“Your monstrous ugliness breeds monstrous hatred. Good! I can use your hate.”
Cultists and Tim Burton like to believe that Bela Lugosi and Boris Karloff were arch-rivals. Lugosi, so the story goes, was Universal’s big star following Dracula (1931) but vanity resulted in the Hungarian actor rejecting the role of Frankenstein’s monster in the studio’s upcoming horror. He didn’t want to hide his face behind heavy make-up, or take a non-speaking role when his voice was so distinctive. The rest, as they say, is history – Karloff took the role, and transformed this mute beast into one of cinema’s most enduring, and endearing, characters.
The truth, of course, is slightly different. Yes, Lugosi was offered the role of the monster, but there are plenty of variations to the story from that point on. Some say he turned it down, others say he was removed from the project. He does eventually get to play the mute monster in Frankenstein Meets the Wolfman (1943), but it proves he was never meant for the role; of his involvement in the Frankenstein franchise, he is best as demented hunchback Ygor (Son of Frankenstein, Ghost of Frankenstein). As to whether he and Karloff were truly enemies, well, it appears the opposite was more accurate; the two appear to be friends, who enjoyed some healthy acting rivalries.
I say all this in an effort to emphasise my next point: Lugosi is seldom better than when he is playing opposite Karloff. The pairing appears to bring out the best in Lugosi, whose theatrical flair acts as the perfect foil to Karloff’s more understated performance. The Raven follows the success of The Black Cat, Universal’s first attempt to bring Edgar Allen Poe’s works to the big screen. Both are loosely based on Poe’s original stories, with The Raven in particular becoming less a direct adaptation than a homage to the author himself – he is directly referenced, and it’s not the raven that is crucial to the story, but the various macabre torture devices that feature in his works, particularly the pit and the pendulum.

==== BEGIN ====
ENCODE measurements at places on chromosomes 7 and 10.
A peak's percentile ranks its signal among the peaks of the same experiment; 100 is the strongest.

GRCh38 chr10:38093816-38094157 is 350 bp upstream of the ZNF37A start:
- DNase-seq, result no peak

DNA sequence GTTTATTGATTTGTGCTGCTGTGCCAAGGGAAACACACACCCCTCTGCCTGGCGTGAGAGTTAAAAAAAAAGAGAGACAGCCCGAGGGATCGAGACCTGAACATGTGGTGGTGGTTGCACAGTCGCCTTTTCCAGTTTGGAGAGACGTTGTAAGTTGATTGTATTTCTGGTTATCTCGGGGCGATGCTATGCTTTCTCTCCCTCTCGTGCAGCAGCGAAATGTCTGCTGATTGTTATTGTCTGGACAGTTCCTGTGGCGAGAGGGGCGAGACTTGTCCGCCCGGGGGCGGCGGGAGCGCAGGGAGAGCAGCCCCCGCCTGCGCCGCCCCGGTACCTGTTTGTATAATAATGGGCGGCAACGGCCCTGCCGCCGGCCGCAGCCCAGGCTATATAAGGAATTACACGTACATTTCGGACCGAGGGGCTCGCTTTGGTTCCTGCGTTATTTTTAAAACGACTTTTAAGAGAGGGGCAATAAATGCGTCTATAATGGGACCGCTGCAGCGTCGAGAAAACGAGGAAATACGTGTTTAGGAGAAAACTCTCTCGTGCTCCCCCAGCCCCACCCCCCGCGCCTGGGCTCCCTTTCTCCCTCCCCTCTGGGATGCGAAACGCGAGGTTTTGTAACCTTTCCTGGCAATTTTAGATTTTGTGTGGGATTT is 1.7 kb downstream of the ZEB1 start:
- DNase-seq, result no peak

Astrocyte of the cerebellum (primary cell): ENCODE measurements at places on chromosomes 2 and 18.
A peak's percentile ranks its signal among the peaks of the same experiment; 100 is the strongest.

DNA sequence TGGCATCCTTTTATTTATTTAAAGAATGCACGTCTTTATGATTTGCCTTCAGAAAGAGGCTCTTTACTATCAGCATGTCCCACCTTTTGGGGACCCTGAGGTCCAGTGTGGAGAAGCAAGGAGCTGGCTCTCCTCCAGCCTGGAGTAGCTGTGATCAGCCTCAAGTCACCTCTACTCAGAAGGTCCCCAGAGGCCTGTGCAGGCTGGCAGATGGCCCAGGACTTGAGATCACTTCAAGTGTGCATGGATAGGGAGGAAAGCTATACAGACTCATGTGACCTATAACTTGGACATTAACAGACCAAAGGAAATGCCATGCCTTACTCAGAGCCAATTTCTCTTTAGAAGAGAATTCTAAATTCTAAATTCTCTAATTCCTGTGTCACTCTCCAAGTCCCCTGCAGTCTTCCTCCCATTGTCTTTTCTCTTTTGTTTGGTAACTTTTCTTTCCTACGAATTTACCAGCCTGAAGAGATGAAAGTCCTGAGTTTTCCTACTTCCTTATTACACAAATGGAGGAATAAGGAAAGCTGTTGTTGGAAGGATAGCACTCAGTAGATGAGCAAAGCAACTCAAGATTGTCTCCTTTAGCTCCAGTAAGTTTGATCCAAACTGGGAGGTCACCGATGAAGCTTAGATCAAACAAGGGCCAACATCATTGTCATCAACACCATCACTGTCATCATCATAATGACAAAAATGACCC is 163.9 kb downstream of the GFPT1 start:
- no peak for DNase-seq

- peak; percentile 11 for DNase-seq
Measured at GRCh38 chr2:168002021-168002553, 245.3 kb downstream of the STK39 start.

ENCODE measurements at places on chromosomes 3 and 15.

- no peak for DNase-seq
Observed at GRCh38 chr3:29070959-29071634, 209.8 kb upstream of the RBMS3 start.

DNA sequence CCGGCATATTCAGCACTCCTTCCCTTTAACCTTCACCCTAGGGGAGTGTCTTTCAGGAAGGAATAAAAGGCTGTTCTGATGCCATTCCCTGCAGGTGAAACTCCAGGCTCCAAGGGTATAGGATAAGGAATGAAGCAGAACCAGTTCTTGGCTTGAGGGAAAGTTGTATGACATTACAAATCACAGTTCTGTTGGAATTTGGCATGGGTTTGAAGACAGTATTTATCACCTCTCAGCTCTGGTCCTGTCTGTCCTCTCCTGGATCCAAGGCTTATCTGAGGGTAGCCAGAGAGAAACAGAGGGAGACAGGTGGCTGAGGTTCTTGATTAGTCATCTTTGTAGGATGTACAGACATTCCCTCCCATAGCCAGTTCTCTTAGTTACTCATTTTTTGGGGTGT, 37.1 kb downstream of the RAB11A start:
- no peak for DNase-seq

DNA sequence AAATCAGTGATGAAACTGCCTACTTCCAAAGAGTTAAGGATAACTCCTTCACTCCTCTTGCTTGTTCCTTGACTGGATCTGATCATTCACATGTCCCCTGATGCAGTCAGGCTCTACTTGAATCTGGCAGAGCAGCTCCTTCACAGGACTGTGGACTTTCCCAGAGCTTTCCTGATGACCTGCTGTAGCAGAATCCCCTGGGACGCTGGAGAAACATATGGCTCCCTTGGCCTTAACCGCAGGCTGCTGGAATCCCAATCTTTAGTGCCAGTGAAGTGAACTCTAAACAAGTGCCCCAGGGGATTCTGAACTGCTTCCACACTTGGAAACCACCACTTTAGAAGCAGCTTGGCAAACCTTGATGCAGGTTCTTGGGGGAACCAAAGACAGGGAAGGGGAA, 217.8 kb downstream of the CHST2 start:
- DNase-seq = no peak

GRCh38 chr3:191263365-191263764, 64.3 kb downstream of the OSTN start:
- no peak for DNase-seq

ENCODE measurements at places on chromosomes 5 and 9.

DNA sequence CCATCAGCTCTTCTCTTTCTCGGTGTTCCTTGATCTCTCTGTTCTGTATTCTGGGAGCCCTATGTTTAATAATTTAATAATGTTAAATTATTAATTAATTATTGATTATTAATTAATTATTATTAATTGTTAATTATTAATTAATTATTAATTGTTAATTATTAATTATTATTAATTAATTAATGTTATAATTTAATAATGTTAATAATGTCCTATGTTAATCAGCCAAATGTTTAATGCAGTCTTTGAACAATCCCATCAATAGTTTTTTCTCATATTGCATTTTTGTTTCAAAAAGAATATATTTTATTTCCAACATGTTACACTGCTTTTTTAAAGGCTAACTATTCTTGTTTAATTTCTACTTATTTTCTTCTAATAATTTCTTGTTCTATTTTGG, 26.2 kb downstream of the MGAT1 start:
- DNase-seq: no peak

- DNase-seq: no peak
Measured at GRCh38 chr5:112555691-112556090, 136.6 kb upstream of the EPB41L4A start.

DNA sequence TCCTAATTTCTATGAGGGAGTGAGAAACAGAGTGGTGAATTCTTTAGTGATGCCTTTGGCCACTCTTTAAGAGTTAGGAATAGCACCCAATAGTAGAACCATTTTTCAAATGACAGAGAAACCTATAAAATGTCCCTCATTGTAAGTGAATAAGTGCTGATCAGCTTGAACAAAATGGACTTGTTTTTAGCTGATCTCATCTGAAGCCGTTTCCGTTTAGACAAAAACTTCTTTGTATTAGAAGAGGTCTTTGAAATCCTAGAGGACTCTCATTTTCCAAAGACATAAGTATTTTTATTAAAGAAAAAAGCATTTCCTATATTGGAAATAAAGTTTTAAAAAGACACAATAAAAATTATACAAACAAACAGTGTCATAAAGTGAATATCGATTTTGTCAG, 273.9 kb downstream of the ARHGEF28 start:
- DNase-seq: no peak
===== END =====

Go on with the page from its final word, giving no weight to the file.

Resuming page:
Lugosi is Dr Vollin, a brilliant, handsome but unhinged surgeon, obsessed with Poe’s stories, and concealing a ghastly labyrinth of torture chambers and secret laboratories in his vast Gothic mansion. Begrudgingly agreeing to operate on a young woman following a car accident, he develops an infatuation with her, much to the concern of her father. She is betrothed to a more suitable man, and Dr Vollin sees an opportunity to get his revenge when a fugitive, Bateman (Karloff), arrives at his home begging for a new face and, by default, a second chance. Poor Bateman is a tortured man; he wonders if his external ugliness has meant his miserable life was inevitable. It is this “profound” remark that leads Dr Vollin to commit a heinously sadistic act, disfiguring Bateman even further to ensure his compliance and subservience.
While Karloff incites almost instantaneous pathos through his subtle, pained performance, Lugosi is clearly having the time of his life. He’s been criticised in later roles for his hammy acting, but here he excels – his expressive face and exaggerated reactions serving to bring this charismatic lunatic to life. His disdain for the rest of humanity, his self-assured psychosis, and his sadism shine through his performance; I would go so far as to claim that Dr Vollin’s villainy and general nastiness is matched in Lugosi’s career only by Dr Orloff in 1939’s The Human Monster (also titled The Dark Eyes of London).
There’s much to enjoy in The Raven and, though its “monster” (whether that be the disfigured Bateman or Vollin himself) may not have become as iconic as Universal’s other horror characters in the same decade, it represents the studio at its peak. Vollin’s house (where most of the action takes place) is a wonderfully designed series of sets, featuring all the staples of a mad scientist’s lair, from its secret passageways and hatches, to its luxurious living spaces, to its wonderfully flamboyant torture chamber, complete with a room-elevator! No expense was spared for this big budget production, and it’s a joy to see Lugosi surrounded by something other than sparse sets and cobbled together props.
Evidently, of the two legendary actors, my preference lies with Lugosi, but this truly is his film. Despite getting second billing to Karloff (listed as just that in the credits, no first name necessary), he dominates throughout; Bateman may get the audience’s sympathy, but he fails to match the charisma and presence of Lugosi. Knowing the history of the two – Karloff’s continued success and Lugosi’s rapid decline and abandonment by the industry – it’s rather satisfying to see Lugosi’s suave, utterly deranged performance as Dr Vollin here, in contrast to the grubby, downtrodden Bateman. Of course, it all ends badly for Vollin (though, to be honest, he absolutely deserves it), ultimately this collaboration sees Lugosi well and truly the victor.